Economic Depression Hits 12-year-old

by Michael Lombardi, CFP

Last night, when I returned home from work, my young 12-year-old son asked me why the government just doesn’t print more money, give the money to people, and get us out of this depression.

Firstly, I was surprised to see my son use the word “depression,” as he had never used that word before. When I asked him about the word, he told me learned it from kids at school. He says many kids are not returning to his school next year because the “depression” is making it difficult for parents to pay tuition. The economic “depression” is sending his friends away. As he says, “recess won’t be as much fun without all the guys.”

The difficult part was explaining to my son that the government does effectively have a printing press going, but the money it prints is not going into the hands of the public, but into the hands of banks and companies that are in trouble. He had difficulty understanding this concept. If the parents are the ones paying income tax, why is the government talking our money and giving it to banks and other companies instead of giving the money back to us so we can spend?

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Good point, son. But the government doesn’t work that way. If a company comes to the government and says they are going to lose 140,000 American jobs (GM) if they don’t get a bailout, the government will give that company billions — even though it is taking those billions from tax-paying Americans who are at risk of losing their own jobs. Like many companies struggling today, the U.S. government has resorted to crisis management…putting out daily fires as it best sees fit.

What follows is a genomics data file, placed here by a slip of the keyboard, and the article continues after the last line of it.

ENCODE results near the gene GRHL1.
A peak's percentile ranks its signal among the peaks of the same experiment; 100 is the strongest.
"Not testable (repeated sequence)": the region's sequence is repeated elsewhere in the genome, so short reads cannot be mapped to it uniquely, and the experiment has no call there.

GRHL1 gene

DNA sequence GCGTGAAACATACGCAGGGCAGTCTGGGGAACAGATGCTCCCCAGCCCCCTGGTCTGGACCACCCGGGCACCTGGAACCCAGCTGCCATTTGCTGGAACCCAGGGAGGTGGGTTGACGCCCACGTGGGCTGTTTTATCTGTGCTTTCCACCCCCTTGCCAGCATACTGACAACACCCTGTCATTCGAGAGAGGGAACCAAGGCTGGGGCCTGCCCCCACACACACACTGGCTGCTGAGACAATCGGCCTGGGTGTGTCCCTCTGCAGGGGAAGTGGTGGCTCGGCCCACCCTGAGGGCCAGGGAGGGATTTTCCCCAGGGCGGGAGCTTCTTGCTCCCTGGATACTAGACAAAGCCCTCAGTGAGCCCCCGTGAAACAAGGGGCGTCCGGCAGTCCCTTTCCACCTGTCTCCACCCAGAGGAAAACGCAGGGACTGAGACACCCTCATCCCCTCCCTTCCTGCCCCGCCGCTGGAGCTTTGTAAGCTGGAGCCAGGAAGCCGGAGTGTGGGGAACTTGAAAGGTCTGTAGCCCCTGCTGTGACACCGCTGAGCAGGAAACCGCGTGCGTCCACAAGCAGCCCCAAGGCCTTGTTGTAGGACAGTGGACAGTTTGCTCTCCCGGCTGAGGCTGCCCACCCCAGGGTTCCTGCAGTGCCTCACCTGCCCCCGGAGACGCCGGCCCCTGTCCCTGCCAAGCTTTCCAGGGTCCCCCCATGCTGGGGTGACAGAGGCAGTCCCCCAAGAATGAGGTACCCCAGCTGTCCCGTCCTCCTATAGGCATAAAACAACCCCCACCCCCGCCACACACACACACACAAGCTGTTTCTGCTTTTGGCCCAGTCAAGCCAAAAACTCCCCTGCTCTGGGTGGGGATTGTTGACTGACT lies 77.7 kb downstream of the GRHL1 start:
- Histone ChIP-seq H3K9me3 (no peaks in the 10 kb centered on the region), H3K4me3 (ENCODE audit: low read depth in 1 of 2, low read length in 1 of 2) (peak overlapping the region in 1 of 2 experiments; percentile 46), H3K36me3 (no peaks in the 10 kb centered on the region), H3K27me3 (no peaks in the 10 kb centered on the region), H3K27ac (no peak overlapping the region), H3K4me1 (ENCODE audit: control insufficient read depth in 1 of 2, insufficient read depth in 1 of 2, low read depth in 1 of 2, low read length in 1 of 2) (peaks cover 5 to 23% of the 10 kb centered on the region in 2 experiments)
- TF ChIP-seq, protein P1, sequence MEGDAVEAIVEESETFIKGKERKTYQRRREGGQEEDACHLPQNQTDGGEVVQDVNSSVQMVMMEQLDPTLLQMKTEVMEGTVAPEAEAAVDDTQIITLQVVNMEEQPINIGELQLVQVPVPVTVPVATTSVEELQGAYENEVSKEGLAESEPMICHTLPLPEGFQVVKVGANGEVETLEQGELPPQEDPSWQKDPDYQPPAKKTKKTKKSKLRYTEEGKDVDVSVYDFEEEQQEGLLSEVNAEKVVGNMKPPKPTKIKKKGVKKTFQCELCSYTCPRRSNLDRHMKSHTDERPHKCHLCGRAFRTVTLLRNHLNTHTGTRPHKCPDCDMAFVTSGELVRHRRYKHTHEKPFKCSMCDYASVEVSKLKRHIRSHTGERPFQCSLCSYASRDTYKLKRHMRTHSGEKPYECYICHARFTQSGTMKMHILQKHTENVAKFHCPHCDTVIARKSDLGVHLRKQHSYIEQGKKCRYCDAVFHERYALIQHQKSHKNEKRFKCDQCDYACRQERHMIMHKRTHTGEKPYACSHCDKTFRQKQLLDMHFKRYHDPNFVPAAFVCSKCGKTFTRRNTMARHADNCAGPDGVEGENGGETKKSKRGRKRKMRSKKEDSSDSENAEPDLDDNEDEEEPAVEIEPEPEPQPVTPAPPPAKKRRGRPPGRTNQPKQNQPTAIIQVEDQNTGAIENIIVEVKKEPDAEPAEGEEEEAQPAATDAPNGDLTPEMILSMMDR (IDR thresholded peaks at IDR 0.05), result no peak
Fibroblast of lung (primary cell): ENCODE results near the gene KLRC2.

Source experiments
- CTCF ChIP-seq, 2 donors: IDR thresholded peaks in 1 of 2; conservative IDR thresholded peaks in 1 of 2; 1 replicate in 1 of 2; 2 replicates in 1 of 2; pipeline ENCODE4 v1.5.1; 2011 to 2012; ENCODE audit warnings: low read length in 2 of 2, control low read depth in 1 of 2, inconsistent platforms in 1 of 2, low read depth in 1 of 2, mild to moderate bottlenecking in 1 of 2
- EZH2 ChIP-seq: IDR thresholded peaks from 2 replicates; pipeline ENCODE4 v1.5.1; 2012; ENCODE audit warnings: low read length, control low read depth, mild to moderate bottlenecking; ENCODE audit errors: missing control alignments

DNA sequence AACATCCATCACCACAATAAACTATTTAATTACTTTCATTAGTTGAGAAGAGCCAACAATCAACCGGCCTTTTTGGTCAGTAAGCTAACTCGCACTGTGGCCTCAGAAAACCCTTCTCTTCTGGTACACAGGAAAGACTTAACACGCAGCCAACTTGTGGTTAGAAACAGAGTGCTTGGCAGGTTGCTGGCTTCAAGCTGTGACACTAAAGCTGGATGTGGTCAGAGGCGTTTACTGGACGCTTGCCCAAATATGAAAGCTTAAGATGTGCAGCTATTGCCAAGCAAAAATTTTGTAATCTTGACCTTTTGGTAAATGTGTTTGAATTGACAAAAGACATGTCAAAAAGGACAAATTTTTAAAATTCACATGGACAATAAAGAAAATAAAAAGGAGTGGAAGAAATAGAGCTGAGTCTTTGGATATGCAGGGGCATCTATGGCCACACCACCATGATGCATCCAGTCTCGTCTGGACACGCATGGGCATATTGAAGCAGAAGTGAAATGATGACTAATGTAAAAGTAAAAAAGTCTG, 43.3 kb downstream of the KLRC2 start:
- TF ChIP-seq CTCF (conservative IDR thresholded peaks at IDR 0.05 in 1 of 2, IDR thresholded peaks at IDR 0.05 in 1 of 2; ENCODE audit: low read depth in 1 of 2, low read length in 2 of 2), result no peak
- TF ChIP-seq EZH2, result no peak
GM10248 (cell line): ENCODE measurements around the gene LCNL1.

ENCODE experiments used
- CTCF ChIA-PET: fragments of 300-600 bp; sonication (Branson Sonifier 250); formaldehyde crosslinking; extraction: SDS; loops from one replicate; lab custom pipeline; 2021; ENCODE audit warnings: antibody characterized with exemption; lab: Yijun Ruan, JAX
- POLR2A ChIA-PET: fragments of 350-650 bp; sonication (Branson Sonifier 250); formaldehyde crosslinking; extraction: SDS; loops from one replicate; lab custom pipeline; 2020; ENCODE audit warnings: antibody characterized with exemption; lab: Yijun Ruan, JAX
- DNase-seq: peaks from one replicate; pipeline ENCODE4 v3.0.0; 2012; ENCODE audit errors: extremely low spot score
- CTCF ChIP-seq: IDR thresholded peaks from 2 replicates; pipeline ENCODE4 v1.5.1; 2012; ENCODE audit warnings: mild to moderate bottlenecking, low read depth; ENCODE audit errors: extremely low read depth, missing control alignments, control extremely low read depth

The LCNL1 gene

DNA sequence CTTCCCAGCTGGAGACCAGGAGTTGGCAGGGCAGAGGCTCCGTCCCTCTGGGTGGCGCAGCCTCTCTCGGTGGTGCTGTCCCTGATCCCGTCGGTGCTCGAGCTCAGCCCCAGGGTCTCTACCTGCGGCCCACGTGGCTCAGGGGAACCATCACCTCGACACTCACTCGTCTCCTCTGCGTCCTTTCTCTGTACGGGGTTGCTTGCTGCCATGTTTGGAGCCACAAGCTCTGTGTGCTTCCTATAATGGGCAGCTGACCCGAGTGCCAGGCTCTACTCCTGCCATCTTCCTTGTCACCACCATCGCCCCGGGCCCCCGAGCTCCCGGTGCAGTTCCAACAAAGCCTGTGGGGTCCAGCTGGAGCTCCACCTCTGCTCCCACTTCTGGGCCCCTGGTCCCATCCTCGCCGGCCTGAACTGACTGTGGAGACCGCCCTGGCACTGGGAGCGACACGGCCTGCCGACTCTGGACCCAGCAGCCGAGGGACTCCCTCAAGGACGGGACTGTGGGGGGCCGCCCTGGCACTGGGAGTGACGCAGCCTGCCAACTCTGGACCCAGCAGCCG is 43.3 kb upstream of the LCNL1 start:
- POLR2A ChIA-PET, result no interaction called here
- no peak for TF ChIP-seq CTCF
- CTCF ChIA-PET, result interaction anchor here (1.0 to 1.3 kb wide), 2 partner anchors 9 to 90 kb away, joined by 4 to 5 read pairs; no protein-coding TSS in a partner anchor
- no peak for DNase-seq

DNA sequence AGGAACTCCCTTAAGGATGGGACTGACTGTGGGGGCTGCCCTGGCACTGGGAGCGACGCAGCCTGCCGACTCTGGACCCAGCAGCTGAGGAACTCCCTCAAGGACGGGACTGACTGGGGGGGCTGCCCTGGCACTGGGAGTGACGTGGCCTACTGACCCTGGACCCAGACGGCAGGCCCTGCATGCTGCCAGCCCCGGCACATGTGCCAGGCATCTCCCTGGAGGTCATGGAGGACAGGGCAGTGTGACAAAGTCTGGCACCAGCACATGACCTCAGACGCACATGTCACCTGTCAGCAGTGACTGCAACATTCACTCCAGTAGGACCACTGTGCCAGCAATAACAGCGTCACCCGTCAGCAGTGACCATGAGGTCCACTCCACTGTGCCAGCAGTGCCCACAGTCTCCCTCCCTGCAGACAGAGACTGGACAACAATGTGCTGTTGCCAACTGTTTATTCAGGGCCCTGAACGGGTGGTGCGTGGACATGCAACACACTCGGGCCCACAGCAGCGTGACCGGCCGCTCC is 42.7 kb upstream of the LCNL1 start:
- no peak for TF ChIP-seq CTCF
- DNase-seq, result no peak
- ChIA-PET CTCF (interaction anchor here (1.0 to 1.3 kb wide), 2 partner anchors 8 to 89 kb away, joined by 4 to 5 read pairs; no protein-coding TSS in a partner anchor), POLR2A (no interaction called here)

If the government is not going to help people directly, my son thinks we should take things into our own hands. “Dad, if you lose your job, we need to cut spending. I’ll give up my blackberry, my laptop computer; you can cut the cable, and no more going out for dinner.” Unfortunately, that is the root of the problem. The more consumers there are who cut spending — and many have no choice but to do so — the deeper the economic contraction.

Michael’s Personal Notes:

The more I think about this FIAT and Chrysler merger, the more I think it is a big mistake for FIAT. Chrysler makes large cars and minivan type products. FIAT makes small cars. What does FIAT plant to do? Put a Ferrari motor into a Town and Country Minivan? Daimler AG lost $30.0 billion when it was married to Chrysler. FIAT, after the wonderful success story of turning its brand around, in my opinion, will make the same mistake as Daimler AG in its effort to take over Chrysler. Unless FIAT walks away with billions in U.S. taxpayer money to do the deal, this non-strategic merger will be a mistake.

Where the Market Stands:

The march to break even for the stock market, as I have been predicting, continues. The Dow Jones Industrial Average is now
only 1, 014 points away from being flat for 2009. While America
gets as close to a depression as we’ve known in the past 80 years, while the purchasing power of consumers evaporate as jobs disappear, as banks continue to hoard their cash, the stock market rallies on. Enjoy the ride while it lasts. Get ready to dump those stocks you didn’t have a chance to dump when the market crashed. If I ever was witness to an enticing bear market rally, this is it. The Dow Jones is now down only 11.5% for the year.

What He Said:

“When property prices start coming down in North America, it won’t be a pretty sight because consumers are too leveraged. When consumers have over-borrowed so much that they have no more room in their credit lines to borrow more, when institutions start to get tight on lending, demand for housing will decline and so will prices. It’s only a matter of logic, reality and time.” Michael Lombardi in PROFIT CONFIDENTIAL, June 23, 2005. Michael started warning about the crisis coming in the U.S. real estate market right at the peak of the boom, now widely believed to be 2005.